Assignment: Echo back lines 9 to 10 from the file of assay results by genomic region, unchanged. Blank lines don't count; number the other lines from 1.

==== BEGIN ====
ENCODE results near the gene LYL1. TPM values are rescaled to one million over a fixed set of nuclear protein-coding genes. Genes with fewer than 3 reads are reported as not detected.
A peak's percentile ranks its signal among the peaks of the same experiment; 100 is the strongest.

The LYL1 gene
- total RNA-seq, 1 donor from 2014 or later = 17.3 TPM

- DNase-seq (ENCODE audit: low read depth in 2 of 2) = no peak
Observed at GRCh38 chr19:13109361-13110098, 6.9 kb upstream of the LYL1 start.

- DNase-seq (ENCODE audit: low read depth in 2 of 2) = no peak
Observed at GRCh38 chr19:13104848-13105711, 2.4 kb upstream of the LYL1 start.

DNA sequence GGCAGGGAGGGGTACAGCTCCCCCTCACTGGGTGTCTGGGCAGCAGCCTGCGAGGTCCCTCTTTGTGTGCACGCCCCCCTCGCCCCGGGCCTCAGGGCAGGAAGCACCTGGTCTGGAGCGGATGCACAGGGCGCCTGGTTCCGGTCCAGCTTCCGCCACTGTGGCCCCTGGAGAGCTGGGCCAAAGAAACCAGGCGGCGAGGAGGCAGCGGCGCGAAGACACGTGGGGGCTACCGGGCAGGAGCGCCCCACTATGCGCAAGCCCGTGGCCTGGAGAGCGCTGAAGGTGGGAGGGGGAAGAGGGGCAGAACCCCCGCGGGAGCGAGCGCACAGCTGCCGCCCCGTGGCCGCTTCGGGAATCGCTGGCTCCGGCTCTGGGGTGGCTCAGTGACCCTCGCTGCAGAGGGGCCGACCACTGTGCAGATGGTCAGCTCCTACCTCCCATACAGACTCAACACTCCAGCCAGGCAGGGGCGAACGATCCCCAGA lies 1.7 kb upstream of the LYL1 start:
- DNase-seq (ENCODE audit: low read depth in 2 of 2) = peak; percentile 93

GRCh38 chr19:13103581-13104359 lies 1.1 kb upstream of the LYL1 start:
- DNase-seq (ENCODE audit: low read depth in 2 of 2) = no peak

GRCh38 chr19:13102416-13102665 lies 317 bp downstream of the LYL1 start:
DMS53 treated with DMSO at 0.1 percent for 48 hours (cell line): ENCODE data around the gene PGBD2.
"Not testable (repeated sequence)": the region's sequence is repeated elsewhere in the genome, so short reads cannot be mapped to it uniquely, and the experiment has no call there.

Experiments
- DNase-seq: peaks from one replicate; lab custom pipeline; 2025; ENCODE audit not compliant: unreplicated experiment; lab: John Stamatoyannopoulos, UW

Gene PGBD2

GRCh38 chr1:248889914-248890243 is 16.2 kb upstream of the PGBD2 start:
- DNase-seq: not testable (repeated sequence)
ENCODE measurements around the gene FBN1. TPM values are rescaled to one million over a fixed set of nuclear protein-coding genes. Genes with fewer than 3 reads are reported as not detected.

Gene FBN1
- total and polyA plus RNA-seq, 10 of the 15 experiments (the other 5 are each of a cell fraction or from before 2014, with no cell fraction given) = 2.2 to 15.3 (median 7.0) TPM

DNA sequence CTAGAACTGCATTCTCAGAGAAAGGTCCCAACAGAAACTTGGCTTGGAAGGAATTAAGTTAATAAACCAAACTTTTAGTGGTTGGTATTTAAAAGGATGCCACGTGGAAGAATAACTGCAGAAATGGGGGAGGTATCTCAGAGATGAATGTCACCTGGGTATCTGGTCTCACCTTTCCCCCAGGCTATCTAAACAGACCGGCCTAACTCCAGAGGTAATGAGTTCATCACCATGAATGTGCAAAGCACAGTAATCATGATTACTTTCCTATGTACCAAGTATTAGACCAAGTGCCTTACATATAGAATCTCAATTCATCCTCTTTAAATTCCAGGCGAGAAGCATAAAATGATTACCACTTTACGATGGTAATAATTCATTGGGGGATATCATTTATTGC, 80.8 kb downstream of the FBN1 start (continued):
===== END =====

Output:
DNA sequence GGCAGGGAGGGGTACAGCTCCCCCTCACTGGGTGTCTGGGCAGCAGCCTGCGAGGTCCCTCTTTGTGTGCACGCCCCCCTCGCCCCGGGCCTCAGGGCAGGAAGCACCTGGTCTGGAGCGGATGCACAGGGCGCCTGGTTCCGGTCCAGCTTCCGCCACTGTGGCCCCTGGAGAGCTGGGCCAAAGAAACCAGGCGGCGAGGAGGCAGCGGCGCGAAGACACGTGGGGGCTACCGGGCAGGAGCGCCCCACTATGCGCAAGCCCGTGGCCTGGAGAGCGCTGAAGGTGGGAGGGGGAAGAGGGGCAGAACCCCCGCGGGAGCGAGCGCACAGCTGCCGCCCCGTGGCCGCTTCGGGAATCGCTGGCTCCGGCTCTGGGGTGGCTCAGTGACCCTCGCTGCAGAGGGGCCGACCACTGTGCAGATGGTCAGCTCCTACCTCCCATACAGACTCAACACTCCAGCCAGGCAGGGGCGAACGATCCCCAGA lies 1.7 kb upstream of the LYL1 start:
- DNase-seq (ENCODE audit: low read depth in 2 of 2) = peak; percentile 93